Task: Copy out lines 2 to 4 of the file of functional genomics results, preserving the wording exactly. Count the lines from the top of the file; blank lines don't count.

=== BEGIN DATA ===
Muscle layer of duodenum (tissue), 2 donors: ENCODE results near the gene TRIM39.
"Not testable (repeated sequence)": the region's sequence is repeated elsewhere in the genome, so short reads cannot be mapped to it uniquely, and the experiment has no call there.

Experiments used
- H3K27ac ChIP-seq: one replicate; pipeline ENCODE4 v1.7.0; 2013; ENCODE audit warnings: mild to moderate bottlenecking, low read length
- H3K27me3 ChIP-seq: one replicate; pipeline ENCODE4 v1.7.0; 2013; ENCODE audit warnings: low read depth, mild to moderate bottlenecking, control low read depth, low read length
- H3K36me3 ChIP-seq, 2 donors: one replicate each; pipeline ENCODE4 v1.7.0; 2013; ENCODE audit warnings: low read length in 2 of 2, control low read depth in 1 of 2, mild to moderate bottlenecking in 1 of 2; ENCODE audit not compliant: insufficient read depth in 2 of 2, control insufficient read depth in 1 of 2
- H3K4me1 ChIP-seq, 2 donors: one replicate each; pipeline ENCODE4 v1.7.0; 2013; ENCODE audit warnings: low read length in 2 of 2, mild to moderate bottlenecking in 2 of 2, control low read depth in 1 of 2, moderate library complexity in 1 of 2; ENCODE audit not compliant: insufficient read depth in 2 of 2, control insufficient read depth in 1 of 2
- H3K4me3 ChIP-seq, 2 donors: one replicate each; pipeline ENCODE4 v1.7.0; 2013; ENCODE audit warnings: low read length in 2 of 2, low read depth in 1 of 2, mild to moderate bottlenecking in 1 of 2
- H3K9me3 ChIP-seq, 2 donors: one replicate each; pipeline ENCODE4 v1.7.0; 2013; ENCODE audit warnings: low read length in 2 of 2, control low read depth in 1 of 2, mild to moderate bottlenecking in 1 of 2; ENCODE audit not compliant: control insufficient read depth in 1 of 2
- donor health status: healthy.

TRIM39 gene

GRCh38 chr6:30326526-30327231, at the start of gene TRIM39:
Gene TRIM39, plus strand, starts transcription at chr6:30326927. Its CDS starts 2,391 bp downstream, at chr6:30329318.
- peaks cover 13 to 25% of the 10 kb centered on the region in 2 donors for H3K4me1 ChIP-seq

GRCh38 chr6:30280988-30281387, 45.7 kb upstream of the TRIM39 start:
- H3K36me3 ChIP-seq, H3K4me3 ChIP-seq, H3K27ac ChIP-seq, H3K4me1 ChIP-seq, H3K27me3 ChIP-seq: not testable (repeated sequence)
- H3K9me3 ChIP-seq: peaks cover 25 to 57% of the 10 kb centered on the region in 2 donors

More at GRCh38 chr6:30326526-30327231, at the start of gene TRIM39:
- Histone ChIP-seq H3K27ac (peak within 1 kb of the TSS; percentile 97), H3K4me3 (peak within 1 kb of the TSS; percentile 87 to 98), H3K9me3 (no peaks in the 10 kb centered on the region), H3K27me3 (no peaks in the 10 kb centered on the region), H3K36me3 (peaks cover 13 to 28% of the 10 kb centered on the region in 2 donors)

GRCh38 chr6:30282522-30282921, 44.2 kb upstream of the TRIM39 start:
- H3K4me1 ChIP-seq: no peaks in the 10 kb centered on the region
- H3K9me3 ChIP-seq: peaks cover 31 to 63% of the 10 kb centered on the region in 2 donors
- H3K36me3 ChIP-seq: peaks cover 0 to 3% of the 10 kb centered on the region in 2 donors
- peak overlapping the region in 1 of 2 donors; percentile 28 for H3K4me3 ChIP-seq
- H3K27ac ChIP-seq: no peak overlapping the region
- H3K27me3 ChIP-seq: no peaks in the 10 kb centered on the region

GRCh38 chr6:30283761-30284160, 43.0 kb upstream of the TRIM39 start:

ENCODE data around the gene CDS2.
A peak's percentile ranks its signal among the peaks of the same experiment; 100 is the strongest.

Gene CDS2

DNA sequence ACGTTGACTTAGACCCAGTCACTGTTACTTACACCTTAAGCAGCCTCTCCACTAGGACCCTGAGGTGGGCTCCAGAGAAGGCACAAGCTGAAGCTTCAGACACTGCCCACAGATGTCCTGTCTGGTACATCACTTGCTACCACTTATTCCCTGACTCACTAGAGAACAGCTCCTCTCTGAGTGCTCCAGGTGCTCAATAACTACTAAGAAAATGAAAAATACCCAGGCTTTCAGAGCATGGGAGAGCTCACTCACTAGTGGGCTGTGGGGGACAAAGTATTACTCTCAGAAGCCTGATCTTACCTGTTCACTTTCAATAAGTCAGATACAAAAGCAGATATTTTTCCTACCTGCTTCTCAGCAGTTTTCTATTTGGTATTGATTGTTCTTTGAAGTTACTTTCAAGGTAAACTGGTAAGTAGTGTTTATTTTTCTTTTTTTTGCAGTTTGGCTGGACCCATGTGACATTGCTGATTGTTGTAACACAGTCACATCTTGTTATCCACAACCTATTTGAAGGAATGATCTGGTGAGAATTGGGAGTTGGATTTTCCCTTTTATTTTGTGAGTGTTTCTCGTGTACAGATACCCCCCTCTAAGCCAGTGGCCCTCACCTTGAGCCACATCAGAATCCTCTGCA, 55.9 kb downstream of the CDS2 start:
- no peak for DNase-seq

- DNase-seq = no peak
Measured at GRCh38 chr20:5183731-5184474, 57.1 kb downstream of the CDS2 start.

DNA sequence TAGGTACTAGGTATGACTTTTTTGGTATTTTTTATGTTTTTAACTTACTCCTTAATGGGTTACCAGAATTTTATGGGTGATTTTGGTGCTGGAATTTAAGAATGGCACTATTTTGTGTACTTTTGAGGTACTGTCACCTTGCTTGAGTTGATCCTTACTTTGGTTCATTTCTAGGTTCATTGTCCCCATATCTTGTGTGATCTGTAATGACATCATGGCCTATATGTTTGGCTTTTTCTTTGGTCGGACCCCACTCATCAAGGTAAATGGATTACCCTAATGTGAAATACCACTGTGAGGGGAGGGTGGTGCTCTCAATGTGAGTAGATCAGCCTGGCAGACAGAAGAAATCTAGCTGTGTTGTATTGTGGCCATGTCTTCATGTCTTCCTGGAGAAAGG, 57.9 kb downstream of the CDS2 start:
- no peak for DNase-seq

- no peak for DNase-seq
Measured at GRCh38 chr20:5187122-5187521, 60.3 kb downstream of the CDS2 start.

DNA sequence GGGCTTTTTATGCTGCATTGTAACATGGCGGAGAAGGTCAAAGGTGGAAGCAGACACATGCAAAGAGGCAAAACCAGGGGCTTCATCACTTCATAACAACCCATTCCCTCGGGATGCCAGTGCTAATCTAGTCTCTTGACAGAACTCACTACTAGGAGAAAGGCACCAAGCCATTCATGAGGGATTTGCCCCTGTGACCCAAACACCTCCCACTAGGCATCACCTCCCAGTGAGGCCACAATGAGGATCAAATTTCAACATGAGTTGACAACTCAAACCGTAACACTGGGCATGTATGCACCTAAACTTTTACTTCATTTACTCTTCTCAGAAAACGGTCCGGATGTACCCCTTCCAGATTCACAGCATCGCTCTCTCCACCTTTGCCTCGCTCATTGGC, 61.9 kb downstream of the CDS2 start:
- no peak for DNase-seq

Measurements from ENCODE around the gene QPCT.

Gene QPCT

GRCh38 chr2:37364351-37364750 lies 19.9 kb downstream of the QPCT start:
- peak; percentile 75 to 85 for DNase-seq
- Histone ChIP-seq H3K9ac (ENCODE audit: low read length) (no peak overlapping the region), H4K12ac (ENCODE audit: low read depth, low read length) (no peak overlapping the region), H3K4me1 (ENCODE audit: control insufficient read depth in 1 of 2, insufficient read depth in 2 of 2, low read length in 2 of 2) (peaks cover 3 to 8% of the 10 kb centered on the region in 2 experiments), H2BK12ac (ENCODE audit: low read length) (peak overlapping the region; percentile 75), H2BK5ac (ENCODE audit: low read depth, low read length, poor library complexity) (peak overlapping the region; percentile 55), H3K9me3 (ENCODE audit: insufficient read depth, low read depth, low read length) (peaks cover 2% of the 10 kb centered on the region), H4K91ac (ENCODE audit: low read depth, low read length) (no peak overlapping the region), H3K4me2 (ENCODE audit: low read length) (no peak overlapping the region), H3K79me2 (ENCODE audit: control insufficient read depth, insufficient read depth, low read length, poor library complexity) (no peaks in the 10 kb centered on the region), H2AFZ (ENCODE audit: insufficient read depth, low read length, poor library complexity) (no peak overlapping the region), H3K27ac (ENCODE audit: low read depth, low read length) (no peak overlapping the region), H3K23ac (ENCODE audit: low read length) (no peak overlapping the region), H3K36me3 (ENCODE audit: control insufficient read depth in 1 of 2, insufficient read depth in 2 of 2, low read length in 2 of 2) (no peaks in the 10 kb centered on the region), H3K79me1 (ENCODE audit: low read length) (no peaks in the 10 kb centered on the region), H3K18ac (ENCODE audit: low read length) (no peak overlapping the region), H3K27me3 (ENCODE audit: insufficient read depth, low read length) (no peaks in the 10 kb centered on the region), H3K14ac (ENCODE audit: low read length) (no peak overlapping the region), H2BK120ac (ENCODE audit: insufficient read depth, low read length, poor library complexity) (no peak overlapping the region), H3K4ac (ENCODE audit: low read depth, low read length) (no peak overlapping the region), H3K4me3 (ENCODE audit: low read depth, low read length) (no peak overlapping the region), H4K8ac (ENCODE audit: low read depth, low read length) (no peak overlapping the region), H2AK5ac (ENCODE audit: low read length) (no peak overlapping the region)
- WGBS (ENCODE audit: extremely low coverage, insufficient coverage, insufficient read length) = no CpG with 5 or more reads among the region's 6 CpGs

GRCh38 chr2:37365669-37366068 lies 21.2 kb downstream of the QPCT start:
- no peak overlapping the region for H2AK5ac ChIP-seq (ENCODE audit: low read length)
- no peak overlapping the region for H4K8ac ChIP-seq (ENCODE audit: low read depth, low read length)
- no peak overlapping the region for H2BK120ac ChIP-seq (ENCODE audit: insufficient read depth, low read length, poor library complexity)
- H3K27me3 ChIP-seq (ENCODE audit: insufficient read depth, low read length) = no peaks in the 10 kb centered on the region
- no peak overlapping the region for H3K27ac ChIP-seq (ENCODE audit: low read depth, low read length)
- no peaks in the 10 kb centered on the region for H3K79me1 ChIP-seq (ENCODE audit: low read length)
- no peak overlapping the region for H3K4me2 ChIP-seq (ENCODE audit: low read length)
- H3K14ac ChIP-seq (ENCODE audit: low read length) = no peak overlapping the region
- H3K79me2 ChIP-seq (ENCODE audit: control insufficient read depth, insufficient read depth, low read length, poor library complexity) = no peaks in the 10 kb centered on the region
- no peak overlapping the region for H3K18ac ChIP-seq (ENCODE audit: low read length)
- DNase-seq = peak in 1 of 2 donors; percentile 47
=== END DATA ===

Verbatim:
"Not testable (repeated sequence)": the region's sequence is repeated elsewhere in the genome, so short reads cannot be mapped to it uniquely, and the experiment has no call there.

Experiments used
- H3K27ac ChIP-seq: one replicate; pipeline ENCODE4 v1.7.0; 2013; ENCODE audit warnings: mild to moderate bottlenecking, low read length